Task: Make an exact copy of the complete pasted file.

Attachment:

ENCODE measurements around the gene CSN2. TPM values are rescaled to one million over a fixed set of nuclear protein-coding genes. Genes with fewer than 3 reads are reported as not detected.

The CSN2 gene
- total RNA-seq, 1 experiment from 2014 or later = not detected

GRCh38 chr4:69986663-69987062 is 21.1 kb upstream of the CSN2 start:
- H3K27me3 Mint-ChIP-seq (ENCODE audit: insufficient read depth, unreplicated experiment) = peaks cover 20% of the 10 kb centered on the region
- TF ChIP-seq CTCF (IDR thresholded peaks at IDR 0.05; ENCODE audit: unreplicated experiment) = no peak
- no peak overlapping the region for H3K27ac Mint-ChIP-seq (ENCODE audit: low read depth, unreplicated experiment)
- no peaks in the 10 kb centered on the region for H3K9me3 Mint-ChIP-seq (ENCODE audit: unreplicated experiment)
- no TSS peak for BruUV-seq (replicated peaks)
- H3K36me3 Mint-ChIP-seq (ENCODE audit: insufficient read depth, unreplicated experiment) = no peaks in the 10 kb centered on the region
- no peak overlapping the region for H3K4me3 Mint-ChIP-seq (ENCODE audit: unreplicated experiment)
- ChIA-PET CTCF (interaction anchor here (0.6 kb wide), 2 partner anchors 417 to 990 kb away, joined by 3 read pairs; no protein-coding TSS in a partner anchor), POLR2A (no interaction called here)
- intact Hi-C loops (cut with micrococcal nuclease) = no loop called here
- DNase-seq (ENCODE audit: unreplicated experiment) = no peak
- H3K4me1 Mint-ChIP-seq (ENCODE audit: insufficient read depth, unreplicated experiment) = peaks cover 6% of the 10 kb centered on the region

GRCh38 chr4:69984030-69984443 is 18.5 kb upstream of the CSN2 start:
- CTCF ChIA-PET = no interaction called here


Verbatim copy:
ENCODE measurements around the gene CSN2. TPM values are rescaled to one million over a fixed set of nuclear protein-coding genes. Genes with fewer than 3 reads are reported as not detected.

The CSN2 gene
- total RNA-seq, 1 experiment from 2014 or later = not detected

GRCh38 chr4:69986663-69987062 is 21.1 kb upstream of the CSN2 start:
- H3K27me3 Mint-ChIP-seq (ENCODE audit: insufficient read depth, unreplicated experiment) = peaks cover 20% of the 10 kb centered on the region
- TF ChIP-seq CTCF (IDR thresholded peaks at IDR 0.05; ENCODE audit: unreplicated experiment) = no peak
- no peak overlapping the region for H3K27ac Mint-ChIP-seq (ENCODE audit: low read depth, unreplicated experiment)
- no peaks in the 10 kb centered on the region for H3K9me3 Mint-ChIP-seq (ENCODE audit: unreplicated experiment)
- no TSS peak for BruUV-seq (replicated peaks)
- H3K36me3 Mint-ChIP-seq (ENCODE audit: insufficient read depth, unreplicated experiment) = no peaks in the 10 kb centered on the region
- no peak overlapping the region for H3K4me3 Mint-ChIP-seq (ENCODE audit: unreplicated experiment)
- ChIA-PET CTCF (interaction anchor here (0.6 kb wide), 2 partner anchors 417 to 990 kb away, joined by 3 read pairs; no protein-coding TSS in a partner anchor), POLR2A (no interaction called here)
- intact Hi-C loops (cut with micrococcal nuclease) = no loop called here
- DNase-seq (ENCODE audit: unreplicated experiment) = no peak
- H3K4me1 Mint-ChIP-seq (ENCODE audit: insufficient read depth, unreplicated experiment) = peaks cover 6% of the 10 kb centered on the region

GRCh38 chr4:69984030-69984443 is 18.5 kb upstream of the CSN2 start:
- CTCF ChIA-PET = no interaction called here